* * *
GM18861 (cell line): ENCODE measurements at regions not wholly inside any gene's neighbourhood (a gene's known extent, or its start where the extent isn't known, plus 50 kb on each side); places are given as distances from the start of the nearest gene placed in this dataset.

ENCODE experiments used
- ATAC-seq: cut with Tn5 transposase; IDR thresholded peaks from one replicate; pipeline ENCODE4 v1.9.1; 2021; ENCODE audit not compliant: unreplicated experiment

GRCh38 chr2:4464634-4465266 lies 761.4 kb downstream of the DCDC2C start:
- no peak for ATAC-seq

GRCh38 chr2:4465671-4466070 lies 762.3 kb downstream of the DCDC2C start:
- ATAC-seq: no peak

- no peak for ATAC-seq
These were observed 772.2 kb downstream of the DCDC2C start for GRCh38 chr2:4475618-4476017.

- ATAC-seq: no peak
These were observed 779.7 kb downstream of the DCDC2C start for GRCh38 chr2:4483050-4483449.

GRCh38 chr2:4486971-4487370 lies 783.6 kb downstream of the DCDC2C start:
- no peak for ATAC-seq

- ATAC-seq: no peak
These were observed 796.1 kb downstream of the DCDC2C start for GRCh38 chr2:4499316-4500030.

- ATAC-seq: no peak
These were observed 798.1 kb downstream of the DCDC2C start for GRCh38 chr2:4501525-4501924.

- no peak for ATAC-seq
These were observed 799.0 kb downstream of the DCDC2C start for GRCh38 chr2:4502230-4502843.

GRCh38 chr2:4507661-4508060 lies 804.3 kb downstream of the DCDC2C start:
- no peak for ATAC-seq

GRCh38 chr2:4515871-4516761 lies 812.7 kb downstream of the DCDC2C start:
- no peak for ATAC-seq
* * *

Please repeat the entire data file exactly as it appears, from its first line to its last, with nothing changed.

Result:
GM18861 (cell line): ENCODE measurements at regions not wholly inside any gene's neighbourhood (a gene's known extent, or its start where the extent isn't known, plus 50 kb on each side); places are given as distances from the start of the nearest gene placed in this dataset.

ENCODE experiments used
- ATAC-seq: cut with Tn5 transposase; IDR thresholded peaks from one replicate; pipeline ENCODE4 v1.9.1; 2021; ENCODE audit not compliant: unreplicated experiment

GRCh38 chr2:4464634-4465266 lies 761.4 kb downstream of the DCDC2C start:
- no peak for ATAC-seq

GRCh38 chr2:4465671-4466070 lies 762.3 kb downstream of the DCDC2C start:
- ATAC-seq: no peak

- no peak for ATAC-seq
These were observed 772.2 kb downstream of the DCDC2C start for GRCh38 chr2:4475618-4476017.

- ATAC-seq: no peak
These were observed 779.7 kb downstream of the DCDC2C start for GRCh38 chr2:4483050-4483449.

GRCh38 chr2:4486971-4487370 lies 783.6 kb downstream of the DCDC2C start:
- no peak for ATAC-seq

- ATAC-seq: no peak
These were observed 796.1 kb downstream of the DCDC2C start for GRCh38 chr2:4499316-4500030.

- ATAC-seq: no peak
These were observed 798.1 kb downstream of the DCDC2C start for GRCh38 chr2:4501525-4501924.

- no peak for ATAC-seq
These were observed 799.0 kb downstream of the DCDC2C start for GRCh38 chr2:4502230-4502843.

GRCh38 chr2:4507661-4508060 lies 804.3 kb downstream of the DCDC2C start:
- no peak for ATAC-seq

GRCh38 chr2:4515871-4516761 lies 812.7 kb downstream of the DCDC2C start:
- no peak for ATAC-seq